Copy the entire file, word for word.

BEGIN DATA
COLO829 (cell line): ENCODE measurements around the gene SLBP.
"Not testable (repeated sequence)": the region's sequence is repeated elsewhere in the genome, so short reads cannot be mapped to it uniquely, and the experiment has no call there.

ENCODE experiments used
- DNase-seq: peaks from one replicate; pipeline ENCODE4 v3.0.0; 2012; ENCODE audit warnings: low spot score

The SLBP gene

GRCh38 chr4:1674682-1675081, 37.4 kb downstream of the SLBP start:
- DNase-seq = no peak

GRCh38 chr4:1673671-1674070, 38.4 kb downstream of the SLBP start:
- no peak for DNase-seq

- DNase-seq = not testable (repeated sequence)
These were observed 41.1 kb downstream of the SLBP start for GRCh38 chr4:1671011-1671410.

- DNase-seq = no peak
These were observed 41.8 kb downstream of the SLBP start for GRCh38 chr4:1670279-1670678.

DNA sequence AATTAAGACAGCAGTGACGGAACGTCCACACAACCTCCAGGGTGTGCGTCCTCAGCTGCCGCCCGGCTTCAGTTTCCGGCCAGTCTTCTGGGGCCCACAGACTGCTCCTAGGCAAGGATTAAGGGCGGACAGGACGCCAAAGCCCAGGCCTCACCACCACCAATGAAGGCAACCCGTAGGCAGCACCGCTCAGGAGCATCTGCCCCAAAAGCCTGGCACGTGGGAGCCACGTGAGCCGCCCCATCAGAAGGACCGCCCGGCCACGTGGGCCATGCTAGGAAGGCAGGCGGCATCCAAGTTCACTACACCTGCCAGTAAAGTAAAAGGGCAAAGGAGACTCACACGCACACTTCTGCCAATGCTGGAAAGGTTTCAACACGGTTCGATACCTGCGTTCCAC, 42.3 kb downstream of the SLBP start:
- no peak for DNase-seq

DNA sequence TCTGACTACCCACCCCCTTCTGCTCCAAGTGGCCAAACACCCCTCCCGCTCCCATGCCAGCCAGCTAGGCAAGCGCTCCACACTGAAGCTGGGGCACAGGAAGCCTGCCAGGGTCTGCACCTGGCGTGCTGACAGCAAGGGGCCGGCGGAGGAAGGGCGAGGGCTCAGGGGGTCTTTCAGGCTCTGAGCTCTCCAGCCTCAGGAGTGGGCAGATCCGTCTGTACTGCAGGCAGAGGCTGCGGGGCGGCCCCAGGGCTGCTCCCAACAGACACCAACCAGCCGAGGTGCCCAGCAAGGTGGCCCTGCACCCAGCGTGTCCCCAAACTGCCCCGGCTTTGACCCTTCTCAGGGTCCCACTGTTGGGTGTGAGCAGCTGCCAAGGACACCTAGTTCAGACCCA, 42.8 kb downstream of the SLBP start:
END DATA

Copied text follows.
COLO829 (cell line): ENCODE measurements around the gene SLBP.
"Not testable (repeated sequence)": the region's sequence is repeated elsewhere in the genome, so short reads cannot be mapped to it uniquely, and the experiment has no call there.

ENCODE experiments used
- DNase-seq: peaks from one replicate; pipeline ENCODE4 v3.0.0; 2012; ENCODE audit warnings: low spot score

The SLBP gene

GRCh38 chr4:1674682-1675081, 37.4 kb downstream of the SLBP start:
- DNase-seq = no peak

GRCh38 chr4:1673671-1674070, 38.4 kb downstream of the SLBP start:
- no peak for DNase-seq

- DNase-seq = not testable (repeated sequence)
These were observed 41.1 kb downstream of the SLBP start for GRCh38 chr4:1671011-1671410.

- DNase-seq = no peak
These were observed 41.8 kb downstream of the SLBP start for GRCh38 chr4:1670279-1670678.

DNA sequence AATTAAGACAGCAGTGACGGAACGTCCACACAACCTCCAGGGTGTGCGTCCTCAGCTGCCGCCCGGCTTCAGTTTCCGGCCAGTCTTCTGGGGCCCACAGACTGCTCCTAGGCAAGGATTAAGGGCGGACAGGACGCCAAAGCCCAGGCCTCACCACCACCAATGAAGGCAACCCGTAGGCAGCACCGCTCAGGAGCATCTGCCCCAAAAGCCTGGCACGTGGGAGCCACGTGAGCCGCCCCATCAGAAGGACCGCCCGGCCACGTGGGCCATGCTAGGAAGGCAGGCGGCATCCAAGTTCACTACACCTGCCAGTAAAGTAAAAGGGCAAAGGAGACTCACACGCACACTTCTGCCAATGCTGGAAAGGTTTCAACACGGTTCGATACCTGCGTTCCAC, 42.3 kb downstream of the SLBP start:
- no peak for DNase-seq

DNA sequence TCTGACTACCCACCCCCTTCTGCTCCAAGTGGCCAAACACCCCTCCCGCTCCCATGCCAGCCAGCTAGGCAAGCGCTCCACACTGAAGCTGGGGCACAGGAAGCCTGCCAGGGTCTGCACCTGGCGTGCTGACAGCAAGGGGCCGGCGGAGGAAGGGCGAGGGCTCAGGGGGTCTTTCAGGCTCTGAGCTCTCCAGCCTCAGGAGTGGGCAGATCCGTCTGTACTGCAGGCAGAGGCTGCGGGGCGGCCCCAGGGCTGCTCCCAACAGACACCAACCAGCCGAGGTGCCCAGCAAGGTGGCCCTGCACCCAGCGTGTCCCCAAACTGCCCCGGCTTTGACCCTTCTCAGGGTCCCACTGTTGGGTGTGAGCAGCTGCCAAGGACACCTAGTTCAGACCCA, 42.8 kb downstream of the SLBP start: